In 2014 the Shomron Regional Council began work to develop a 25-acre farm on a hill just northwest of Bruqin, forming part of 110 acres belonging to the nearby Palestinian villages of Adiq and Biddya. Though Adiq is in Area A, under Palestinian jurisdiction, its village lands lie in Area C, where Palestinian construction is prohibited, and which Israel declared its state land in 1985. Access to the farmland is through Bruqin's land, which is planted with their olive groves. The apparent intent is to create territorial continuity between the Green line and the Israeli settlement of Ariel, via new settlements such as Leshem and Bruchin. According to Bruqin villages, use of the access road is illegal, and Israel is blocking the villages' own roads to Sarta.[16]


Around 70% of working-age males were employed in Israel as laborers prior to the Second Intifada. Today, the unemployment rate is 80%. There is agricultural work it is seasonal. Around 150 out of 500 families are dependent on aid, from the Red Cross or the Social Affairs Ministry of the Palestinian National Authority. There are two mosques, a youth club and a gym in the town. There are also three schools in the town, including an all-girls school for grades 1 to 12, a boys primary and secondary school and a boys high school. For hospital care, residents travel to Ramallah, but for emergency treatment they go to nearby Salfit.[3]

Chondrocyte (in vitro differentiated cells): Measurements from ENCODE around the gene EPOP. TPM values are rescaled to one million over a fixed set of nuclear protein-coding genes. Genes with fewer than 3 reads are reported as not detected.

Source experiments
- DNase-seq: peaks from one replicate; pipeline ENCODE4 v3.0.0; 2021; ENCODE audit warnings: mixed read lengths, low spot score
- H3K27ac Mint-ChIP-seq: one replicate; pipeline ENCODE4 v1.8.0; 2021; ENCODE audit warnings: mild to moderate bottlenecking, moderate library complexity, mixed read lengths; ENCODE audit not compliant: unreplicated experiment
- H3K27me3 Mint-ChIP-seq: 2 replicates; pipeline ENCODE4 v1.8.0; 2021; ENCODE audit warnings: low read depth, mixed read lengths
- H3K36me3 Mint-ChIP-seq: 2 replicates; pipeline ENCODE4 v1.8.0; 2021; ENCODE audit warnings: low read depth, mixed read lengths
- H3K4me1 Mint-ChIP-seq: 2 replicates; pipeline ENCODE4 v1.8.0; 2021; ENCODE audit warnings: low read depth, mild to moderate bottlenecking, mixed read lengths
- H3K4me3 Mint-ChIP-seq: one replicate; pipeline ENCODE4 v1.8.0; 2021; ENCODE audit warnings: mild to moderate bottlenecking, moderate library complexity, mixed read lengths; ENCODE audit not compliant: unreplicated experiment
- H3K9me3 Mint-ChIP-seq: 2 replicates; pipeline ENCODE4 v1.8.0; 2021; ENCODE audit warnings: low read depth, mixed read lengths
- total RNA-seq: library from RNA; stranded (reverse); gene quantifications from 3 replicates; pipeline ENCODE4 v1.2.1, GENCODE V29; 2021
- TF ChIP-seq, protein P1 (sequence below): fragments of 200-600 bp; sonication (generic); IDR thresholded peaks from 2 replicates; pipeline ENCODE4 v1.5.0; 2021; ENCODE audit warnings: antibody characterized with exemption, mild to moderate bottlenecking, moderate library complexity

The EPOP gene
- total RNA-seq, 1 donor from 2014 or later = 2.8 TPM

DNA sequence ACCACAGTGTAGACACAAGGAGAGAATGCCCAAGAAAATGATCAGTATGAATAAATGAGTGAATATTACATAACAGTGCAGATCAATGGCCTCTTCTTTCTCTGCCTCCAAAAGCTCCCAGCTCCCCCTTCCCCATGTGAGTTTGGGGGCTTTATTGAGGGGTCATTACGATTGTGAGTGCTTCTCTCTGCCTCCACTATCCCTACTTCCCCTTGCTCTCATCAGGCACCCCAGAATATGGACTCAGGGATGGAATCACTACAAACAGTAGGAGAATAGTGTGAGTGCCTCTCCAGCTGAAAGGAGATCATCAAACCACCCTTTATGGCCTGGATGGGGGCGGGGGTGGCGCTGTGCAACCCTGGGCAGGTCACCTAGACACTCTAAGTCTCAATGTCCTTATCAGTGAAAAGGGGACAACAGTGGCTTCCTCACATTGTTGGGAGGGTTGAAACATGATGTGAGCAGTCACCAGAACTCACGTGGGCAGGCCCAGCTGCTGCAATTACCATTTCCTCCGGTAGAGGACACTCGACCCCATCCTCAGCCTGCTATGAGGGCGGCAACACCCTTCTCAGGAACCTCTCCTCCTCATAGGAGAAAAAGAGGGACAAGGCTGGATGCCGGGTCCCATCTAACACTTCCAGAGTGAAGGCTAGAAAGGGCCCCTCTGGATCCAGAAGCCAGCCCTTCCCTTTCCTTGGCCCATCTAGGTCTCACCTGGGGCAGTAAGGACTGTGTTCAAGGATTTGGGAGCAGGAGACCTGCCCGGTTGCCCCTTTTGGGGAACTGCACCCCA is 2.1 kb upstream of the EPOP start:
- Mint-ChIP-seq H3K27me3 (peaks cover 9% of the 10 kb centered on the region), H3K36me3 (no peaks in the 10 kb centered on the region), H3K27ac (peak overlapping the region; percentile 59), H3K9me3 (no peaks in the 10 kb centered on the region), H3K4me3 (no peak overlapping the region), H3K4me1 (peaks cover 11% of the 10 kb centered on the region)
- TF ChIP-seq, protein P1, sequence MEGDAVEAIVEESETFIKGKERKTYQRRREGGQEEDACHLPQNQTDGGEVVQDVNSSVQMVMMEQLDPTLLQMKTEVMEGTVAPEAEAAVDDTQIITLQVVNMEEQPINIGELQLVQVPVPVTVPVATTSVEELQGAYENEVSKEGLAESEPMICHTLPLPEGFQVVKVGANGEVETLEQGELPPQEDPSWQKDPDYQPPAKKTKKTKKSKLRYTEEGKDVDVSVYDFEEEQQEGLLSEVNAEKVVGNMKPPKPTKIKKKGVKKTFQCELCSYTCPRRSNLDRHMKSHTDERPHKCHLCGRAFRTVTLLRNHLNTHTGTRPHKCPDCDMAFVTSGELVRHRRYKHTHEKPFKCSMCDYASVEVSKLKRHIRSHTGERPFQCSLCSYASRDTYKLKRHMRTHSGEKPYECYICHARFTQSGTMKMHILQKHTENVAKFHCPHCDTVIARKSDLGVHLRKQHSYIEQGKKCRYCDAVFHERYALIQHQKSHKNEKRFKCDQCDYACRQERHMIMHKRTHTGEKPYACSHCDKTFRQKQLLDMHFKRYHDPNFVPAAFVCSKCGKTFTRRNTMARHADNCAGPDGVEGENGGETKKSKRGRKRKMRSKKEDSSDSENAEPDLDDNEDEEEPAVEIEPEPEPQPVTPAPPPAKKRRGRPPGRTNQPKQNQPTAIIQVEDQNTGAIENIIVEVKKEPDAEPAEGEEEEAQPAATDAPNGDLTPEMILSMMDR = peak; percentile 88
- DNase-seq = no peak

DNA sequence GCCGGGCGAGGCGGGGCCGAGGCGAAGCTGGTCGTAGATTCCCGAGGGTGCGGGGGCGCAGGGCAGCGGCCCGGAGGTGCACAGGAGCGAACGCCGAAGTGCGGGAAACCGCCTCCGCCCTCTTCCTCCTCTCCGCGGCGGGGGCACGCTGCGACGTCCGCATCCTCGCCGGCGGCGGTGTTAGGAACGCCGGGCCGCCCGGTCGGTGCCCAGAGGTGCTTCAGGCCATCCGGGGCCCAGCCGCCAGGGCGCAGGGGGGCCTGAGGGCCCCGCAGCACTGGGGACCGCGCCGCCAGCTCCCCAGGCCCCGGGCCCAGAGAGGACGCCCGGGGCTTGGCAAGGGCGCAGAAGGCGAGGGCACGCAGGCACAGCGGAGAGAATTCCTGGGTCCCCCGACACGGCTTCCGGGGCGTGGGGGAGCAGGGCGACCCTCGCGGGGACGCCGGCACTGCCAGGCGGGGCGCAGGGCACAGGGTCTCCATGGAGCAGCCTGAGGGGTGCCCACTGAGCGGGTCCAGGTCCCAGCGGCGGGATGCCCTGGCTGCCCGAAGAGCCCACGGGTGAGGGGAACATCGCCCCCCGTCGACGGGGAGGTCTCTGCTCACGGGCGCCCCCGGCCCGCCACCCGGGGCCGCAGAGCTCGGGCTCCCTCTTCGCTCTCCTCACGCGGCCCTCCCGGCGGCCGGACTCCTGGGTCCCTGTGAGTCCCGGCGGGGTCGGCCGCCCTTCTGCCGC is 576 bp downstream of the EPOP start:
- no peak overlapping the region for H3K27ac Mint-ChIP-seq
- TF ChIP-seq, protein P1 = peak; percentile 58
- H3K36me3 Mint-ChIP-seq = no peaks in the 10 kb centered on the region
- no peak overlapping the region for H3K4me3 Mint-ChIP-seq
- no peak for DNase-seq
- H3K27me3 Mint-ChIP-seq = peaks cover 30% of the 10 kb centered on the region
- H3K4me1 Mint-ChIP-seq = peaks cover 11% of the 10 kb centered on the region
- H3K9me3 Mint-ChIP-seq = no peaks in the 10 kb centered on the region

Bruqin depends primarily on agriculture to meet its basic needs. The town's total land area is 13,237 dunams, of which 1,336 dunams is built-up area. Around 1,200 dunams are planted with orchards, especially olive, about 3,000 dunams of land is used for shepherding while approximately 8,000 dunams are used for settlement purposes, including settlements and by-pass roads.[17]


Bruqin is governed by a municipal council led by the mayor Ekremah M. Samara, who succeeded Ghassan Sabra. Elections are scheduled to occur every four years however, there has not been an election since 1996. The municipal council states the "[Israeli] occupation" as the reason.[3]


  1. ^ Palmer 1881, p. 226
  2. ^ 2007 PCBS Census Archived December 10, 2010, at the Wayback Machine. Palestinian Central Bureau of Statistics. p. 112.
  3. ^ a b c Bruqin Village Profile International Women's Peace Service.
  4. ^ Guérin, 1875, pp. 148, 153, as cited in Conder and Kitchener, 1882, SWP II, p. 306
  5. ^ Finkelstein, 1997, p. 283
  6. ^ Hütteroth and Abdulfattah, 1977, p. 134.
  7. ^ Guérin, 1875, p. 153
  8. ^ Conder and Kitchener, 1882, SWP II, p. 283
  9. ^ Barron, 1923, Table IX, Sub-district of Nablus, p. 26
  10. ^ Mills, 1932, p. 60
  11. ^ Department of Statistics, 1945, p. 18
  12. ^ Government of Palestine, Department of Statistics. Village Statistics, April, 1945. Quoted in Hadawi, 1970, p. 59
  13. ^ Government of Palestine, Department of Statistics. Village Statistics, April, 1945. Quoted in Hadawi, 1970, p. 105
  14. ^ Government of Palestine, Department of Statistics. Village Statistics, April, 1945. Quoted in Hadawi, 1970, p. 155
  15. ^ Eric Reidy, 'Palestinians thirst for water treatment plant,' Al Jazeera 21 December 2013.
  16. ^ Amira Hass, 'Israel building farm on Palestinian land,' Haaretz, 6 June 2014.
  17. ^ More of Bruqin's and Kafr Ad Dik's land are targeted by the Segregation Wall Land Research Center (LRC). 2007-03-05


External links[edit]